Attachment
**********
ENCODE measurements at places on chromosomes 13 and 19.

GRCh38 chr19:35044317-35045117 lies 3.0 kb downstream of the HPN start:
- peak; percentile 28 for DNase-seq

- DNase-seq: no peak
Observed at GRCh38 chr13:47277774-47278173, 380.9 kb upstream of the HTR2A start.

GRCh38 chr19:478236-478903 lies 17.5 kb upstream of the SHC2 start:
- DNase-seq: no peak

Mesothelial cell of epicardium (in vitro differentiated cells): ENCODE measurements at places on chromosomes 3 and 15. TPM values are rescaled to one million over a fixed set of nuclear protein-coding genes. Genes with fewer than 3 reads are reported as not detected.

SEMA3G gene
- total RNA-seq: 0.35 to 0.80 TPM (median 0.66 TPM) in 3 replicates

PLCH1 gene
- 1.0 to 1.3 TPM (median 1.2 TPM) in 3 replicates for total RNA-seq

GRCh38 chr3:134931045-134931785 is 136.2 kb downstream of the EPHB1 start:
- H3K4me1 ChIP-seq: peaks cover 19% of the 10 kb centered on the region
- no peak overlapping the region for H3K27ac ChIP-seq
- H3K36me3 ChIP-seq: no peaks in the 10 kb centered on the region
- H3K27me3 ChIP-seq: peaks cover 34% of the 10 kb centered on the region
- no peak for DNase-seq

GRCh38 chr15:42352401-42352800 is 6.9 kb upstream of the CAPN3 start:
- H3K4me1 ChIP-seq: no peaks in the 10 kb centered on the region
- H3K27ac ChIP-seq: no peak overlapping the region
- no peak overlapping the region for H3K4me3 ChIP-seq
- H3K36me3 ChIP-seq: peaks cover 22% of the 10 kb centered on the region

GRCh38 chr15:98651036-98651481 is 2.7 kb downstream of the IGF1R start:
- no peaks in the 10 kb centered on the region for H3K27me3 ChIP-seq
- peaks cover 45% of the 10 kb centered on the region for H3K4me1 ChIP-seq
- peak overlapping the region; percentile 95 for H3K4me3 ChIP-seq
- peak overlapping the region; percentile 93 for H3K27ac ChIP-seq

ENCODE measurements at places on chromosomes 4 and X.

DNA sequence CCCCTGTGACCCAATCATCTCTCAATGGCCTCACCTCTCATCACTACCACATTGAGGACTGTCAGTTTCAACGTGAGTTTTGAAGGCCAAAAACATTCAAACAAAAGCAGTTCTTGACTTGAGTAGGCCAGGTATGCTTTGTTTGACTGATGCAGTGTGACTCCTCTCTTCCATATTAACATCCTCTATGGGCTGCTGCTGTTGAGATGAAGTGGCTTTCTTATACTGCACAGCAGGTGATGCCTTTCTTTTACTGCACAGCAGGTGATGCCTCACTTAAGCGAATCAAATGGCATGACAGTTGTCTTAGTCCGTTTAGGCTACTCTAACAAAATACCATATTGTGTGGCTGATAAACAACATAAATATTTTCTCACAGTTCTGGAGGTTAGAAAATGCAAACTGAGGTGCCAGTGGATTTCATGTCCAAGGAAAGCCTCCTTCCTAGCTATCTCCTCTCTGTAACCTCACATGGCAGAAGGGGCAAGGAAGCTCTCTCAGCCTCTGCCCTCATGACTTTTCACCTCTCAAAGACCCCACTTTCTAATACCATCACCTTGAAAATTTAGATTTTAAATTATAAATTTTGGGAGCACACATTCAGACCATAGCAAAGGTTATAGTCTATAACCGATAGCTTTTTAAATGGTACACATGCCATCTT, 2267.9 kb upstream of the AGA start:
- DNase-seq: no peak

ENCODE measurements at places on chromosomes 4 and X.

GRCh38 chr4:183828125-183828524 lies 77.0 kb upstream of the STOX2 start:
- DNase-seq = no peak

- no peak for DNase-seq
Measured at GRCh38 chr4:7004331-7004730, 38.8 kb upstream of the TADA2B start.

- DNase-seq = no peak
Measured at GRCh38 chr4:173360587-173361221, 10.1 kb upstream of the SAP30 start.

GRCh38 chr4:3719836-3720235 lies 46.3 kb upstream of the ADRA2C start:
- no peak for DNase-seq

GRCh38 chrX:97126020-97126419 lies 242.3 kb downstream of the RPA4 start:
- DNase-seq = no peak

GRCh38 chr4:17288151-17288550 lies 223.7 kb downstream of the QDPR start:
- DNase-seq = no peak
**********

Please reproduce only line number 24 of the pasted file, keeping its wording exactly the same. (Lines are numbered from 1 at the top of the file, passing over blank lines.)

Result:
GRCh38 chr15:98651036-98651481 is 2.7 kb downstream of the IGF1R start: